Transparency News, 11/12/21


November 12, 2021
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state & local news stories

Liberty University is responding to a former spokesman’s lawsuit alleging he was fired in retaliation for raising concerns about the handling of sexual misconduct accusations. The evangelical Virginia school filed its responses to Scott Lamb’s suit last week, seeking more than $3 million and a gag order for Lamb, news outlets reported. Because of a confidentiality agreement, the university claims in its response that Lamb breached his contract and fiduciary duties to the school and has defamed the school. Liberty states that after Falwell left, Lamb began cataloging school information in an act of “workplace espionage.”
The Virginian-Pilot

The Dumfries Town Council has banned firearms from its town council chambers via a new ordinance that also calls for the rule to be announced via notices posted at other town facilities, including parks and community centers, in case the town council ever meets in those locations.  The new ordinance was suggested by Vice Mayor Monae Nickerson and approved in a 6-1 vote during the council’s Nov. 3 meeting. Councilman Shaun Peet was the lone vote against it.  In an interview this week, Nickerson said she brought the measure forward because of the current political climate, which has sometimes led to disorderly residents disrupting local government meetings.  
Prince William Times

Some Frederick County residents are calling for the Board of Supervisors to hold Back Creek Supervisor Shawn Graber accountable for allegedly harassing someone at the polls on Election Day. The Frederick County Sheriff’s Office responded to the polling location for a “suspicious situation.” According to the police report and body camera footage obtained by The Winchester Star from the Sheriff's Office through a Freedom of Information Act request, one of the deputies who went to the scene was Sean M. Kennedy. Frederick County Education Association President Shaniqua Williams told Kennedy what had happened and said Frederick County supervisor Shawn Graber was intimidating her with his tactics. When deputies questioned Graber, he said he was taking pictures because he had been made aware that illegal sample ballots were being handed out. Graber then pulled out a white piece of paper and stated that you can’t — per Virginia code — use a white sample ballot and with anything less than 24 font size. Williams said she only passed out red ballots. Body camera footage of Williams’ interaction with police shows a red sheet of paper in her hand.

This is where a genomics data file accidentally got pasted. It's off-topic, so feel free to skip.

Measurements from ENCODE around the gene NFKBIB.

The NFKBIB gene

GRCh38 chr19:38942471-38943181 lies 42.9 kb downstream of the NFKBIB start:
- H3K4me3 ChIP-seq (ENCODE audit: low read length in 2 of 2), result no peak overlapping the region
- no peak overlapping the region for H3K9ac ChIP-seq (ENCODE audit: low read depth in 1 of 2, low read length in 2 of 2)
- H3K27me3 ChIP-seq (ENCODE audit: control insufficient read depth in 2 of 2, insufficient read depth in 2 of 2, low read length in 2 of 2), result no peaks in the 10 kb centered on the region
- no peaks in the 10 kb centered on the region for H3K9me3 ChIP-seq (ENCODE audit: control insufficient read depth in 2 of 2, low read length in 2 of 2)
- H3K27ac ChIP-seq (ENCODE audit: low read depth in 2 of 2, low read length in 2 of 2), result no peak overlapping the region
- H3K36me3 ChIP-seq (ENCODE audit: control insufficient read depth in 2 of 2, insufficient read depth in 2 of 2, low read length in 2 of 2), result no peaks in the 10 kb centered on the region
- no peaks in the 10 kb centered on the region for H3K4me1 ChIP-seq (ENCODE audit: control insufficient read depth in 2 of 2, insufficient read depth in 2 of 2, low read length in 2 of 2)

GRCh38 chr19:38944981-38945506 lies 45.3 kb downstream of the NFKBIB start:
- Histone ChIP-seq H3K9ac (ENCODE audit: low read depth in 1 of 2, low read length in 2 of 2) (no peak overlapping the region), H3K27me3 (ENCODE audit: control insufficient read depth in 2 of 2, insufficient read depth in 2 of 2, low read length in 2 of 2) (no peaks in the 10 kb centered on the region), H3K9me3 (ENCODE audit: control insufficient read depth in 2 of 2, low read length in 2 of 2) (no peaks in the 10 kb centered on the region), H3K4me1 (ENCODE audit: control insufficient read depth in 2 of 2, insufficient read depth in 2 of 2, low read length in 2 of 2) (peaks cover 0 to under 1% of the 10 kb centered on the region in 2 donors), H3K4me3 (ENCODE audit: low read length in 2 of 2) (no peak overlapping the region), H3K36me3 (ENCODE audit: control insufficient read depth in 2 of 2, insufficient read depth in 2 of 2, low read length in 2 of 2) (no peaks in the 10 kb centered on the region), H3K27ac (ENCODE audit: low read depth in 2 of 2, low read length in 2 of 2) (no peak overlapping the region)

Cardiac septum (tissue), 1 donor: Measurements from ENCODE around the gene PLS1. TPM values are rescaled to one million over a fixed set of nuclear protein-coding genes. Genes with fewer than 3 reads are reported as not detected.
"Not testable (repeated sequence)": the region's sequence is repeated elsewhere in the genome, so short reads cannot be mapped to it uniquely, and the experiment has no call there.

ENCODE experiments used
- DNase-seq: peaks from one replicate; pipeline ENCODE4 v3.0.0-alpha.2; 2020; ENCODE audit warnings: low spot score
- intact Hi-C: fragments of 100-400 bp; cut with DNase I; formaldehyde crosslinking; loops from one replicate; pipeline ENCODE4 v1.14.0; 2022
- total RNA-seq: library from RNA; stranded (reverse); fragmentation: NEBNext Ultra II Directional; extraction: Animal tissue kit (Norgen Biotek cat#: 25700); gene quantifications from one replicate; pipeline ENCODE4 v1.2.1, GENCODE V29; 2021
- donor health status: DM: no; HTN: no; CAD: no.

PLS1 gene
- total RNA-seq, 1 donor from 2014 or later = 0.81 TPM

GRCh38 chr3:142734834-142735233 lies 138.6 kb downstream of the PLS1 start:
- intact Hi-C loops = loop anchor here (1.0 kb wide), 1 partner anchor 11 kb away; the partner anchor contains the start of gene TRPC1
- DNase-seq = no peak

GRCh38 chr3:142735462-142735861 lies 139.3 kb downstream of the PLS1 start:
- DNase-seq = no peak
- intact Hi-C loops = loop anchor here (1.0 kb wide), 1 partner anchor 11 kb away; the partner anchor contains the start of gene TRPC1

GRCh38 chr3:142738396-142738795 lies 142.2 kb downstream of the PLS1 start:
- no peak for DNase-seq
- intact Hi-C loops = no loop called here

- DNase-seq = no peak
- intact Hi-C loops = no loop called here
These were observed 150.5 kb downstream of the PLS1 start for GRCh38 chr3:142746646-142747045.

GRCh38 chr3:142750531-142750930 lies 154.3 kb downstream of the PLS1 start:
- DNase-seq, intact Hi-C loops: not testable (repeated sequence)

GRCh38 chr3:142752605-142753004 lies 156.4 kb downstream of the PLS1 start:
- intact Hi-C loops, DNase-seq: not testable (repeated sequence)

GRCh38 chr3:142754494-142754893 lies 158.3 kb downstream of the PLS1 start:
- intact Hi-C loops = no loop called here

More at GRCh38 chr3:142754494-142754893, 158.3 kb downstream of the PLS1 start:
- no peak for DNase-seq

The Winchester Star

Superintendent Dr. Jim Thornton is pushing back against statements from the Isle of Wight County Sheriff’s Office and members of a local citizens group suggesting he lied about receiving four death threats from an opponent of Isle of Wight County Schools’ equity and inclusion initiatives. At the county School Board’s Nov. 10 meeting, Thornton read aloud two anonymous September emails he took as threats upon his life.  The Times has submitted a Freedom of Information Act request of the school system for the remaining emails, but has not yet been provided with copies.Thornton said he initially contacted Isle of Wight County Schools’ Information Technology Department and asked staff members if they could trace it, but was told since it was anonymous, only law enforcement could dig deeper into the sender’s identity.
The Smithfield Times

stories from around the country
A federal appeals court has agreed to temporarily halt delivery of presidential records to a House committee probing the Jan. 6 attackon the Capitol, handing former President Donald Trump his first win after a series of legal losses at a lower court. The U.S. Court of Appeals for the D.C. Circuit said Thursday that it would grant the delay, giving its judges more time to review the case. The appeals court will hold oral arguments on Nov. 30, and the case could eventually be appealed further to the Supreme Court. The National Archives was due to deliver a first tranche of documents to the Democratic-led House panel on Friday at 6 p.m. ET.
editorials & opinion
The death of one person in a police shooting and the death of another during a chase that preceded it raise reasonable questions that law enforcement agencies should be willing to answer in a timely, forthright manner. The public deserves to know what happened. However, the Virginia State Police delayed releasing any information about the shooting or the crash. Inquiries to that agency and the Newport News Police Department have been brushed aside. That leaves the people of Hampton Roads to again ask if transparency from law enforcement — which was promised in response to calls last year for improved police oversight in Virginia and across the nation — will ever come to pass. Newport News police issued a brief statement that they were attempting to pull the car over as a result of an aggravated assault, abduction and DUI, but the details of that were murky. In the news release, authorities said that no additional details would be provided. Here’s why that’s a problem, and not only for journalists. The public has a right to know what is happening on the streets of our communities and how our police forces are operating to keep us all safe.
Daily Press